Online and In School

Sept. 30, 2002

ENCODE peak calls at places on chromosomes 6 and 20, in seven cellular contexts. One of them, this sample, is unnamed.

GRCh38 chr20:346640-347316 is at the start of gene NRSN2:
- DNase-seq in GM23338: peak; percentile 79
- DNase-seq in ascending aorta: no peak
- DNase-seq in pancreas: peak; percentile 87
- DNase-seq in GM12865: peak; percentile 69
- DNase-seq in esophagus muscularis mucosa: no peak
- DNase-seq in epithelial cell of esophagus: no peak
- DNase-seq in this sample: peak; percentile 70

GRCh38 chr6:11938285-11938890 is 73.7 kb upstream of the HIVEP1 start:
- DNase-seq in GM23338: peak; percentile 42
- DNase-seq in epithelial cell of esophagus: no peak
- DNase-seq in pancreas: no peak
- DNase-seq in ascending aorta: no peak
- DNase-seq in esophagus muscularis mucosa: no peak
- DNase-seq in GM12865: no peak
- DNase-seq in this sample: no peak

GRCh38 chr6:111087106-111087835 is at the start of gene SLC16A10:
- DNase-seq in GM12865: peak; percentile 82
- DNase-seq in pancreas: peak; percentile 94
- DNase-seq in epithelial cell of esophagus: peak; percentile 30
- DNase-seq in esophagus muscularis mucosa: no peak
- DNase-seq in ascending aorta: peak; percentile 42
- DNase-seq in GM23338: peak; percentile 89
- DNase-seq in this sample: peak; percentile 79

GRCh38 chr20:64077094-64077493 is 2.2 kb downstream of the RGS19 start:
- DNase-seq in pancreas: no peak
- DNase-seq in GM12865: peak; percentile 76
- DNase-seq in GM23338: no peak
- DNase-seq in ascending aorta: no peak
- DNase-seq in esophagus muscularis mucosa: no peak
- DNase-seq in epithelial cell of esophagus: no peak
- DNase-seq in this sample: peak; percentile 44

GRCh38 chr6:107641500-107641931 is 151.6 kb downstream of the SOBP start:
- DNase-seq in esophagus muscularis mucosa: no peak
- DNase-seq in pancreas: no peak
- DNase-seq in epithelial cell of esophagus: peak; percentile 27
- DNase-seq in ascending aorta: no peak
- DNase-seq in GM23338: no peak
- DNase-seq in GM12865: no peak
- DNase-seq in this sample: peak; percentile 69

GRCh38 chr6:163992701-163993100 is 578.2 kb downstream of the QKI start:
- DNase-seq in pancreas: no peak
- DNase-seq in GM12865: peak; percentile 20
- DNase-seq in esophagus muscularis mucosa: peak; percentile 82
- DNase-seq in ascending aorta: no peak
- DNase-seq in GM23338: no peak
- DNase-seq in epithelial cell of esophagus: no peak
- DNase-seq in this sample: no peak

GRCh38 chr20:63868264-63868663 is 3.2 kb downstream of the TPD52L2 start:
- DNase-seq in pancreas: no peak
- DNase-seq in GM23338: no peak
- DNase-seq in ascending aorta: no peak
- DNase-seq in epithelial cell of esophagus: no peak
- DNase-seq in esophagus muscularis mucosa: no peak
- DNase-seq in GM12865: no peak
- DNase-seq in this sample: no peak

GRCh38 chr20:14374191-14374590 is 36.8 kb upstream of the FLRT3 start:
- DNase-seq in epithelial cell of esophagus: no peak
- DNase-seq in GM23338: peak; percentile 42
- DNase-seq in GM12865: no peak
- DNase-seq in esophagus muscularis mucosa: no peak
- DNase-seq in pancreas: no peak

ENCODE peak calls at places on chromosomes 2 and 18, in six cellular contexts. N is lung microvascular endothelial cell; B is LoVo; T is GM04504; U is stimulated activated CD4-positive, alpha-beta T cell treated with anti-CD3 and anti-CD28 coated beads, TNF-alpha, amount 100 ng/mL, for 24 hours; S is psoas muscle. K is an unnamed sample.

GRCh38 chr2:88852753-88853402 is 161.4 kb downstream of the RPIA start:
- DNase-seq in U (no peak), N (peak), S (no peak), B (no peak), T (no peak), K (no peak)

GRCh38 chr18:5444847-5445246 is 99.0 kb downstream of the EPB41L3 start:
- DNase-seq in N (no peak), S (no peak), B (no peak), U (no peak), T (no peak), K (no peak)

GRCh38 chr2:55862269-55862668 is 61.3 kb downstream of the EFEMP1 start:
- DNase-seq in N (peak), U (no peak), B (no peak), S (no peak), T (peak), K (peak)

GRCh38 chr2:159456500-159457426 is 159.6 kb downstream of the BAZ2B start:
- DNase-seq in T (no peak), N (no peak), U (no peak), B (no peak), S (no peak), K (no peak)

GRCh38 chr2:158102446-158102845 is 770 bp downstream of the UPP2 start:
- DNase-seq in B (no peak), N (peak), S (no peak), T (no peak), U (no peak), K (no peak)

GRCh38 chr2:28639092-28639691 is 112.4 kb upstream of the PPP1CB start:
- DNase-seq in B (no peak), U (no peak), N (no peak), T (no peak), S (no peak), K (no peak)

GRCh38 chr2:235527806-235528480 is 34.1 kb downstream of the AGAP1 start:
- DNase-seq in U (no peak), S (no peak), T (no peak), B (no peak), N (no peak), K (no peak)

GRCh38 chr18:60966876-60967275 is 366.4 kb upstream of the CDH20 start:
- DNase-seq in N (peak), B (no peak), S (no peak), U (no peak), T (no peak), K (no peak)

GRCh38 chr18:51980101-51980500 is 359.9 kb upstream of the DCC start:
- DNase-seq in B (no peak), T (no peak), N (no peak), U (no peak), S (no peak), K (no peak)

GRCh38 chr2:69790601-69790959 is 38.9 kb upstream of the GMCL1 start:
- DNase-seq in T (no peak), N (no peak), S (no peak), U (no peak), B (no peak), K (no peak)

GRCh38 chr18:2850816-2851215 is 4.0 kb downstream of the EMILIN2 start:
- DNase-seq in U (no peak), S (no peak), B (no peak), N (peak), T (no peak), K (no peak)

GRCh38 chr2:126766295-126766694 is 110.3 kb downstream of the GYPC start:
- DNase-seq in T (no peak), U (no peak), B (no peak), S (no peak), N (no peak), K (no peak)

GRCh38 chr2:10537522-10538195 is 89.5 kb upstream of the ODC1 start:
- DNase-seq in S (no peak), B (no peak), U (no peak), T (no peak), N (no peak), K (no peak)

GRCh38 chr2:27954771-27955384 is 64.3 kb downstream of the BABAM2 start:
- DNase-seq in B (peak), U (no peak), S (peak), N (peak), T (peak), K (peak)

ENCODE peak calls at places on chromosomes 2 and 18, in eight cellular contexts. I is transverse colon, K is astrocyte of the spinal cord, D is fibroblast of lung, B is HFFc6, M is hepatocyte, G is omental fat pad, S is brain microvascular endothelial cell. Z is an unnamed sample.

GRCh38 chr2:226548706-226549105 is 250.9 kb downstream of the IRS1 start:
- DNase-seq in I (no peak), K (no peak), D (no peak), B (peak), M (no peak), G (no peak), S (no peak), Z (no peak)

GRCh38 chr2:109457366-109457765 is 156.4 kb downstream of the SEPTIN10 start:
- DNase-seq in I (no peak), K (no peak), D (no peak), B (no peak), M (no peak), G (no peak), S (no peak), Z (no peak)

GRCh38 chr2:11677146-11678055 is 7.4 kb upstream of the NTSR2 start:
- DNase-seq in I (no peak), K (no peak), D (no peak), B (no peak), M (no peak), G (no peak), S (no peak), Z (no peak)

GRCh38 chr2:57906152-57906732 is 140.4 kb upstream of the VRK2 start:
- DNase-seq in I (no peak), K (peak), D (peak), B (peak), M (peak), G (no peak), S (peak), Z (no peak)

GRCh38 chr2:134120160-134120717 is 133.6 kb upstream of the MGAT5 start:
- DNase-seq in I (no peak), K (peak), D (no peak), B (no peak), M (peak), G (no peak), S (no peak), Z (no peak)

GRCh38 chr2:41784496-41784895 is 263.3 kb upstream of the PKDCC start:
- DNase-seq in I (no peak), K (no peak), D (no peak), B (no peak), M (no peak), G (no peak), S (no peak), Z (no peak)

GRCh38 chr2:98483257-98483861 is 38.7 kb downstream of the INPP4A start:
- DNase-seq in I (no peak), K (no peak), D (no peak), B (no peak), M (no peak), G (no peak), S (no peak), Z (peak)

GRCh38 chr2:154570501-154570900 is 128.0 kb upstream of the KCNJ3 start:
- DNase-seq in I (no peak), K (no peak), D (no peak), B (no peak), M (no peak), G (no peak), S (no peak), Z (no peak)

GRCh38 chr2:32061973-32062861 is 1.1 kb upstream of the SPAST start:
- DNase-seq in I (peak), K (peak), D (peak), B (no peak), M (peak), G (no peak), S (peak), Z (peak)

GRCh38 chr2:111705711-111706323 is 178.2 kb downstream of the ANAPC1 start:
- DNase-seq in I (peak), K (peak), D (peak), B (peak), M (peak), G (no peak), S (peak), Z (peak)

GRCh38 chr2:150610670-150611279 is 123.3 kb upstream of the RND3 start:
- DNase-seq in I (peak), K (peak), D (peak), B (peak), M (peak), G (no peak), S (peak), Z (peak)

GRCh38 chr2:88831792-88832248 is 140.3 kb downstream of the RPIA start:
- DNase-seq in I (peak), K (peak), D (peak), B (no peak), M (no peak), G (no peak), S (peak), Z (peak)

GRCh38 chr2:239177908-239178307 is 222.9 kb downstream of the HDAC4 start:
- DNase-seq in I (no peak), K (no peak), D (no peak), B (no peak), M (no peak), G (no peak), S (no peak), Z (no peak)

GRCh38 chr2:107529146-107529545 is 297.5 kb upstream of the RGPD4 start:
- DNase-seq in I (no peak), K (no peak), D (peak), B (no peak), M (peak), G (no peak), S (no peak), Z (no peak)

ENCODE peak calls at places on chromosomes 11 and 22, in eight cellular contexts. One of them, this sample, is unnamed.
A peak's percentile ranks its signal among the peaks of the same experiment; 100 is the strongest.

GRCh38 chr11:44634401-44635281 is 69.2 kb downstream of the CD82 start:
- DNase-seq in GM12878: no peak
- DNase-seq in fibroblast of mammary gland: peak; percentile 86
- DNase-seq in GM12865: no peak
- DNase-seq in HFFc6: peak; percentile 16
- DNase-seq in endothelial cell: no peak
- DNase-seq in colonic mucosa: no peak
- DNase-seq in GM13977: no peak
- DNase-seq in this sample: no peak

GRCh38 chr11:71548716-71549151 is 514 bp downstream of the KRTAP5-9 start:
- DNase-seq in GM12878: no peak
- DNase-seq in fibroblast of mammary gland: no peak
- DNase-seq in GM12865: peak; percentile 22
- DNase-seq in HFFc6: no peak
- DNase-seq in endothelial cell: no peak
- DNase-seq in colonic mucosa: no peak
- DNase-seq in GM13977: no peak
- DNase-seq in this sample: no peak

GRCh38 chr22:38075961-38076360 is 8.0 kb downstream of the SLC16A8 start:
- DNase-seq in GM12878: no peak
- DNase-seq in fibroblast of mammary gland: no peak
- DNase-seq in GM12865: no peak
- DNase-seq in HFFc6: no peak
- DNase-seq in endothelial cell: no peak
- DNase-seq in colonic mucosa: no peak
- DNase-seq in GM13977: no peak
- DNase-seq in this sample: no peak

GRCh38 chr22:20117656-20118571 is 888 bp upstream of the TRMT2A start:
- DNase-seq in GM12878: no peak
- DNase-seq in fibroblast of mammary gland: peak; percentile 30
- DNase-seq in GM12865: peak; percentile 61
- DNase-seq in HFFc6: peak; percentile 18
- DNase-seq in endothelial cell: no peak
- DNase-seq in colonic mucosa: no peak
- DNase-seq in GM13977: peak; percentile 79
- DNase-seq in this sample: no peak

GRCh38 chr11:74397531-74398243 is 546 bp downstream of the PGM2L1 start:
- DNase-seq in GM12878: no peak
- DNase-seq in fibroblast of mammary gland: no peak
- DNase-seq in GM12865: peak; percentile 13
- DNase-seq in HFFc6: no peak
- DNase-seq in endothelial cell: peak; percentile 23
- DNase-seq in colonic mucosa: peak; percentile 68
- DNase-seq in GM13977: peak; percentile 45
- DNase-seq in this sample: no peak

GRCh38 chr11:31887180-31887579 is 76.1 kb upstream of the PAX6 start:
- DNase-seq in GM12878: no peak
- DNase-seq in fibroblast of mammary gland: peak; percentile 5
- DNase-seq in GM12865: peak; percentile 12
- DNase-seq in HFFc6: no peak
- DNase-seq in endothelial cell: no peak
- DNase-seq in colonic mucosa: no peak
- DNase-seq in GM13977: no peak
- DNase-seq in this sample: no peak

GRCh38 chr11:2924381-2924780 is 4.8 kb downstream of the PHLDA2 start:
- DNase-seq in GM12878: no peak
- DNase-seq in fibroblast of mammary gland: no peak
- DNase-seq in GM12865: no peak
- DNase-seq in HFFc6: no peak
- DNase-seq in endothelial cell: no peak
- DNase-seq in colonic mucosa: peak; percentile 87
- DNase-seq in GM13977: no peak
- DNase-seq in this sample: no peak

Employee training initiatives often are the first bits of fat trimmed from a corporate budget. It’s money better spent elsewhere, right?Not exactly, says Connie Moorhead, president of The CMOOR Group (, an e-learning organization in Louisville, KY. “Getting students into the ‘brick-and-mortar’ classroom is a major difficulty in traditional training programs,” she explains, citing corporate America’s desire to keep worker downtime to a minimum as a major hurdle in training initiatives. “Thousands of dollars can be saved in both travel and downtime by using e-learning. It provides access to training for students when and where they need it.”This training approach has many facets, and its use varies from industry to industry. “A ‘one-size-fits-all’ solution just won’t work,” Moorhead says. “There’s no real out-of-the-box solution. It comes down to understanding each client’s training needs.”Between January and March, the American Management Association, New York City, conducted an online survey of its Executive Members to obtain a quick snapshot of how these business movers and shakers felt about the state of their organizations and the economy. Fifty-eight percent of the 130 respondents reported that they planned to scale back travel expenditures, while 25 percent announced they would be reducing training and development budgets.“Vendors in the e-learning market are proving to be quick studies. By improving content and resolving localization issues, they are successfully overcoming corporations’ reluctance to use e-learning,” notes Cushing Anderson, program manager for Framingham, MA-based IDC’s corporate e-learning research. “Increasing Internet usage; faster, more reliable connections; and decreasing telecommunications costs will also contribute to the market’s growth.”Since 1994, Connie Moorhead and her business partner and husband, Chris Moorhead, have devoted their e-learning consulting business to the manufacturing, security, and construction industries, developing web-based, interactive training programs from manuals, classroom, or instructor-led training to create what they call “blended or distance-learning” environments. This blended approach, which takes the best of multiple educational sources and combines them into an easy accessible format, is the heart of e-learning.When developing an e-learning strategy for a client, the Moorheads examine a number of factors, including current training needs, how training has been approached in the past, and what problems management hopes to solve with training.They say an effective e-learning program offers training availability all day, everyday, from any Internet connection with no special equipment required. They tailor courses not only to suit each client’s training needs but also their technical requirements, giving them easy accessibility.“There’s a huge push for companies to put content on the Internet and call it e-learning,’ says Chris Moorhead. “Anyone can do that or put flashy media online for people to see. That doesn’t constitute e-learning. When we’re designing courses, we always keep the goal of learning and the content in mind.”The method’s measurability is a key benefit, Chris says. It makes e-learning unique. Managers can track who has logged on and taken the course. Those who have taken the course can go back in and review what they have learned. They also can download and print out various resources.“We have some people completely eliminating all other training mediums, but most of our clients are doing blended approaches,” Connie says. “It’s more than just an e-learning environment for many of them. It has become an ongoing resource that people use.”Robin Suttell, based in Cleveland, is contributing editor at Buildings magazine.

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